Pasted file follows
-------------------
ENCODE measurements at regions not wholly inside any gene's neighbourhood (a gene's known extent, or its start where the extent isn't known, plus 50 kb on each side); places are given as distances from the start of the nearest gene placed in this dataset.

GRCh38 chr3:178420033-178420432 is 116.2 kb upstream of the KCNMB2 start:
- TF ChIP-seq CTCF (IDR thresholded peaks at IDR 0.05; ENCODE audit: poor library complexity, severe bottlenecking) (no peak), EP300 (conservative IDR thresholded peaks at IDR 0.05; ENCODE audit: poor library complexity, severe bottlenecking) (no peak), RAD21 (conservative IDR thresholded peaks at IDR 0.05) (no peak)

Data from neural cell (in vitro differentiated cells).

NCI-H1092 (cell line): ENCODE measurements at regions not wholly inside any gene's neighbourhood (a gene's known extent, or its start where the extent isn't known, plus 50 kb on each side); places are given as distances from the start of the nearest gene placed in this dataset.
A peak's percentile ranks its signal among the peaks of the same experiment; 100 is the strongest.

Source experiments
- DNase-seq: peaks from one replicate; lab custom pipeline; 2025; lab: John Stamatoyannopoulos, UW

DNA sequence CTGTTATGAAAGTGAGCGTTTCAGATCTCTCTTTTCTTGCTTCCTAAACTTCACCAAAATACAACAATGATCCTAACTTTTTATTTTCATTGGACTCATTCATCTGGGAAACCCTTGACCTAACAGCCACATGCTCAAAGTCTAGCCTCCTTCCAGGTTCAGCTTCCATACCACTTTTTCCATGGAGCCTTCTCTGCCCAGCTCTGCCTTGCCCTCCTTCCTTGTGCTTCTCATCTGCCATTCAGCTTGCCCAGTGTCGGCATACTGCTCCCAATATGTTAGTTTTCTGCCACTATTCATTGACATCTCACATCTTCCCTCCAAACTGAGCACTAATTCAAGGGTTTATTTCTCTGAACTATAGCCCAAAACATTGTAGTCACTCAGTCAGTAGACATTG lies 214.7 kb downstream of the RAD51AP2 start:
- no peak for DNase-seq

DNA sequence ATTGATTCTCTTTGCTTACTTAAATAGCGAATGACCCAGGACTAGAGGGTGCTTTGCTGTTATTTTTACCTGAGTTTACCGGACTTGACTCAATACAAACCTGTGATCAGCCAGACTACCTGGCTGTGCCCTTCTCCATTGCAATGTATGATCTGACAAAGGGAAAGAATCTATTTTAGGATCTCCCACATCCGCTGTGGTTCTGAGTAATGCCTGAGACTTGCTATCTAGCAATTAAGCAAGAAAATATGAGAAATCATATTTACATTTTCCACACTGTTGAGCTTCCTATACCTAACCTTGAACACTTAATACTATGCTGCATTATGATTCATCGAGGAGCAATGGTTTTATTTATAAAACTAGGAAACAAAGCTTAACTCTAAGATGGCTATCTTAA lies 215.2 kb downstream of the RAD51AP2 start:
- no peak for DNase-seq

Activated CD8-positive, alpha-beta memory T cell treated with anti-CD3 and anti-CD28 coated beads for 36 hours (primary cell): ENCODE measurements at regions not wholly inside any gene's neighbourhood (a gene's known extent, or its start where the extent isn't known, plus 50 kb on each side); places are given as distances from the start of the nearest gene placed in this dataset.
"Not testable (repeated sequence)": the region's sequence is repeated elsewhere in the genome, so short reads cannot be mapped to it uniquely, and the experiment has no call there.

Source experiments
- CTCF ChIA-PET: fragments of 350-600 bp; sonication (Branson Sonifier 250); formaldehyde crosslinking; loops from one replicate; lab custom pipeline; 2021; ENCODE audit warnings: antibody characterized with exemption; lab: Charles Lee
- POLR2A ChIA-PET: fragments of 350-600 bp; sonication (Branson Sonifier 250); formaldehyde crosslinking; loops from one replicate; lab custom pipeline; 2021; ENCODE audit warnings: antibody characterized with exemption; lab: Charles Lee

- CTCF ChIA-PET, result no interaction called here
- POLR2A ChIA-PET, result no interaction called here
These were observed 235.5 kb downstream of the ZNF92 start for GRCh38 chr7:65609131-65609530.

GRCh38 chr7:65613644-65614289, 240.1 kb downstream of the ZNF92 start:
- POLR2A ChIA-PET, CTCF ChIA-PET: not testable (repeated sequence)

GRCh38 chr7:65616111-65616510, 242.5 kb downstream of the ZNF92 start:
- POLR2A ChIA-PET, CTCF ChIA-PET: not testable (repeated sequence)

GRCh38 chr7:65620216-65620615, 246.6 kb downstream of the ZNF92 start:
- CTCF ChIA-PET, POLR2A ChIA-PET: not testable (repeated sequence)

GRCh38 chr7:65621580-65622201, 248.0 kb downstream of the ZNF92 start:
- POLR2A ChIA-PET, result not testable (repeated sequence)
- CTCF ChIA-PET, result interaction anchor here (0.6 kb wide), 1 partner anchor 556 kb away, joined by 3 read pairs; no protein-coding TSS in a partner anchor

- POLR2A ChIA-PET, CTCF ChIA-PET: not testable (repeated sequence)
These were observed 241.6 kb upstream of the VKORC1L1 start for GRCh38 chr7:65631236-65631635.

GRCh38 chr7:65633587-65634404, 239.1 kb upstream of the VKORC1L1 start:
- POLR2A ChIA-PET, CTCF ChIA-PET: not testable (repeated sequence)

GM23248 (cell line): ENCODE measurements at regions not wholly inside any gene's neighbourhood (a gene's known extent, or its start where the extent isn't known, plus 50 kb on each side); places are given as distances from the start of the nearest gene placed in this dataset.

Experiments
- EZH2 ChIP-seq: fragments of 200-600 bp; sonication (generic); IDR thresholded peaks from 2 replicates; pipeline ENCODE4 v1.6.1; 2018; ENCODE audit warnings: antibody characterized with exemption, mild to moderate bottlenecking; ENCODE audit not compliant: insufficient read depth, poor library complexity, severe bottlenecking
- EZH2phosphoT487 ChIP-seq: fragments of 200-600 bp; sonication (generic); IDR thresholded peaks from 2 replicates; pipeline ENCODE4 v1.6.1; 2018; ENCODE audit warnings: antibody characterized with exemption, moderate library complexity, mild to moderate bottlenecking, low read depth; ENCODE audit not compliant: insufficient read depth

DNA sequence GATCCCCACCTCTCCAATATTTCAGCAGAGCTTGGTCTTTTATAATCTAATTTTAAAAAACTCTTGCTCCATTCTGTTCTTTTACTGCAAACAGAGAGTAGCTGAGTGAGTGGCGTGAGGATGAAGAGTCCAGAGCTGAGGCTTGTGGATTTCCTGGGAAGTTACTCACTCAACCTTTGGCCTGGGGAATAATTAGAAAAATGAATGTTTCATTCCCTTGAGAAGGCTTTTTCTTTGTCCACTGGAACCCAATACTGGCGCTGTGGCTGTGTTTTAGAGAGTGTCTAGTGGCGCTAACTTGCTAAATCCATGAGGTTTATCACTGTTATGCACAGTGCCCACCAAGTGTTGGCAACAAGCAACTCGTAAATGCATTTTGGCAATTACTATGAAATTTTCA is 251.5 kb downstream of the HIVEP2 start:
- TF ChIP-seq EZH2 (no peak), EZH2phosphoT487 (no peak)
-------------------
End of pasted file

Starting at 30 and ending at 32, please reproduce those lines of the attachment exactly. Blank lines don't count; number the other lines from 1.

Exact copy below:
- POLR2A ChIA-PET, CTCF ChIA-PET: not testable (repeated sequence)
These were observed 241.6 kb upstream of the VKORC1L1 start for GRCh38 chr7:65631236-65631635.

GRCh38 chr7:65633587-65634404, 239.1 kb upstream of the VKORC1L1 start: